A typical theater review should contain just enough plot information to give the reader a feel for the show while not giving the plot away and revealing any spoilers. It is also necessary to introduce the plot in a way that is breezy and engaging and not dry. The same rule should apply to books about plays or musicals. With that in mind, one kind of theater book I have absolutely no interest in reading is a collection of very long plot synopses. (Anyone with the need to check up on a given musical’s plot can go to Wikipedia. That’s what it’s there for.)
Richard Crawford’s Summertime: George Gershwin’s Life in Music (published by Norton) is a pretty long book, coming in at 499 pages (not including the introduction and endnotes). An unabridged audio version lasts approximately 20 hours. And a significant amount of its content consists of Crawford giving exhaustive and exhausting, scene-by-scene plot summaries of Gershwin musicals such as Lady, Be Good, Girl Crazy, and Of Thee I Sing. A summary of Porgy and Bess is so long that it takes up multiple chapters.
But what is perhaps most beguiling of all about this is the fact that the plot of a 1920s musical comedy such as Oh, Kay! is the least interesting thing about it and the dullest way to approach it. There is a reason why the Gershwin musicals of the 1920s and 1930s are now converted into “new” musicals (i.e. Girl Crazy became Crazy for You, Funny Face became My One and Only, Oh, Kay! became Nice Work If You Can Get It): the original books are dated and flimsy by today’s standards.
Crawford is a musicologist, historian and professor best known for his expansive knowledge of early American music. In the book’s introduction, he explains that he first got involved with Gershwin by doing a lecture about the racial problems presented by Porgy and Bess (an issue that became apparent all over again a few months ago with the Metropolitan Opera’s new production). Somehow or other, he ended up writing a Gershwin biography, even though he acknowledges in the introduction that there are plenty of Gershwin biographies already in existence.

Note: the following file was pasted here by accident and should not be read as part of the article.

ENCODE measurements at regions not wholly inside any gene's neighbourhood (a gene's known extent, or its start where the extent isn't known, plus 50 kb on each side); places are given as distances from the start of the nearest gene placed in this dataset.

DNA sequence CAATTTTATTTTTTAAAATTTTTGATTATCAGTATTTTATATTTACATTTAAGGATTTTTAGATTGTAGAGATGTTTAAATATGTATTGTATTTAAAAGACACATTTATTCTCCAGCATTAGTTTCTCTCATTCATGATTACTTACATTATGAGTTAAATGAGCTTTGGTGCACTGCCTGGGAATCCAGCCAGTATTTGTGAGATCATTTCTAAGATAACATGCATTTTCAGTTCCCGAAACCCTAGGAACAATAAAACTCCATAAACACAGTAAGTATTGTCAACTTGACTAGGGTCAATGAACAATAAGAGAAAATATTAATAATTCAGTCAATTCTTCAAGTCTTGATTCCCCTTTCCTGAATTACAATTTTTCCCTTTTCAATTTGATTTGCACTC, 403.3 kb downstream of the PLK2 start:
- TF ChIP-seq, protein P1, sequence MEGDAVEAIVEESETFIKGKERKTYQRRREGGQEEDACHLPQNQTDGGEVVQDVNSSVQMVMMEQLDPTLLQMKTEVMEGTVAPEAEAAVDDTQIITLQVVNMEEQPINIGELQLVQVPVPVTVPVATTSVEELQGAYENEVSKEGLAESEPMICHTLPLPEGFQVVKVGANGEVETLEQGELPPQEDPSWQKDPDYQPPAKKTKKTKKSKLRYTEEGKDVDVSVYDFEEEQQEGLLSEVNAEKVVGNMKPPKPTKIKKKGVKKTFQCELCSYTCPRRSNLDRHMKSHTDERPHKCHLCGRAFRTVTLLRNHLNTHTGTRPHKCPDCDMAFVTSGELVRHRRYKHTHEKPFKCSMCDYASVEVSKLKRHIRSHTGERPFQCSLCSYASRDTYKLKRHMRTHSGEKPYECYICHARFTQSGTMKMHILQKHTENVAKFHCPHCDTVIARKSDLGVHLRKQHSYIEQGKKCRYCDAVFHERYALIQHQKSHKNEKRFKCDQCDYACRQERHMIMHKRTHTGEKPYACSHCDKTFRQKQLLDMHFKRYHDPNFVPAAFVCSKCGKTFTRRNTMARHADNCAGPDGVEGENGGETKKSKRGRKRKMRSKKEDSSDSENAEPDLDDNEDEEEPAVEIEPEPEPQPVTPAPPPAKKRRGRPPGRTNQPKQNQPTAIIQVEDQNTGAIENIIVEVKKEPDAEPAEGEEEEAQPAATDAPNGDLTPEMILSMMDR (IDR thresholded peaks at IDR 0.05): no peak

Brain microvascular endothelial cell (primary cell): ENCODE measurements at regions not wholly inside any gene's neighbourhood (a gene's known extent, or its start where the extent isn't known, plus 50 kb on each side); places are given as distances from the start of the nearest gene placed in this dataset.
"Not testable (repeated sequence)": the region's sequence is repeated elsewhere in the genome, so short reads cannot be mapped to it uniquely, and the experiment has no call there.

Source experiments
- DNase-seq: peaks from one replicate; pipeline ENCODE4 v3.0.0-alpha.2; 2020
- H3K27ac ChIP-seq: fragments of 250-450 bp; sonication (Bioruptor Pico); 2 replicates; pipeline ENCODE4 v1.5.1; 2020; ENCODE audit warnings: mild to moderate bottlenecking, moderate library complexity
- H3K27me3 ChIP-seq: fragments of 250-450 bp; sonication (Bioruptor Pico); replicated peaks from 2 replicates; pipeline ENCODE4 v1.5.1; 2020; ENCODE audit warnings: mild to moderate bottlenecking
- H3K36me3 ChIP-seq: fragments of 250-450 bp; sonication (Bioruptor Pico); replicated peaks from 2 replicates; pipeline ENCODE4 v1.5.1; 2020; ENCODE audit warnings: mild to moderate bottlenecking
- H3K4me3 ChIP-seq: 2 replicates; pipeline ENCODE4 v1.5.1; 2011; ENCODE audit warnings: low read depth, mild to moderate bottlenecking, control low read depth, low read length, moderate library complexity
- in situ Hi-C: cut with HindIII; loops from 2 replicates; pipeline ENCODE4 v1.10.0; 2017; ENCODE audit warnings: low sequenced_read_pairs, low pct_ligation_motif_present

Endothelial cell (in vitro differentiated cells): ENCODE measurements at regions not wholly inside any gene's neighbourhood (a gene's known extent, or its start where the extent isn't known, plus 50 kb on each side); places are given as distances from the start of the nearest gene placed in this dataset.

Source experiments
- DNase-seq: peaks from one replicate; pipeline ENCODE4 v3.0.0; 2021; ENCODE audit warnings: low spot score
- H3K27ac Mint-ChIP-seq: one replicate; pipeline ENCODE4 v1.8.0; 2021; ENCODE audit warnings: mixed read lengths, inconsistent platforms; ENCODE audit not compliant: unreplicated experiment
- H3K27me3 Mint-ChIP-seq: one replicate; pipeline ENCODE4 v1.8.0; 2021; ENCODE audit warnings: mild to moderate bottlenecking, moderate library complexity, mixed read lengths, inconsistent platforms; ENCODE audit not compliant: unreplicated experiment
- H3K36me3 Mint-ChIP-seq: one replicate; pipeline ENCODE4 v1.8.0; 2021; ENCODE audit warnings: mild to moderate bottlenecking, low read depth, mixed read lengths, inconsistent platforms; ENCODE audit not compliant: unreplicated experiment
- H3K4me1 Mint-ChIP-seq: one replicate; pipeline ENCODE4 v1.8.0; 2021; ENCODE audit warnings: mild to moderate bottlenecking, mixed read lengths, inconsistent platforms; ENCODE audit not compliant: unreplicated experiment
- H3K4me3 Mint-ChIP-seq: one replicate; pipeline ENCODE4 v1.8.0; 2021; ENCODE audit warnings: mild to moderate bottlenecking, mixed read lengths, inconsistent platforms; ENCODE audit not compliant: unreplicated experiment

Given his background in musicology, Crawford could have easily written a book focused solely on Gershwin songs and orchestral compositions. Not surprisingly, a good deal of the book consists of technical musical analysis (something that I personally do not have the background or education to appreciate but others certainly can). Instead, he has written a long-winded, superficial and dry biography.
In addition to the plot summaries, Crawford also quotes extensively from newspaper reviews. For instance, he will go on and on describing a given city’s critical response to the latest Gershwin orchestral work. He also quotes at length from correspondence, including a series of love letters between Gershwin and Adele Astaire. His recitation of basic biographical facts is so clunky that it removes fascinating tidbits and historical developments of flavor and excitement. His guiding thesis – that Gershwin successfully melded jazz with classical music – is not exactly original thinking.
Crawford also provides no insight into the role of Gershwin’s music today, which is especially surprising considering how Gershwin’s songs are now considered the bedrock of the Great American Songbook and his compositions now mainstream programming for any concert hall.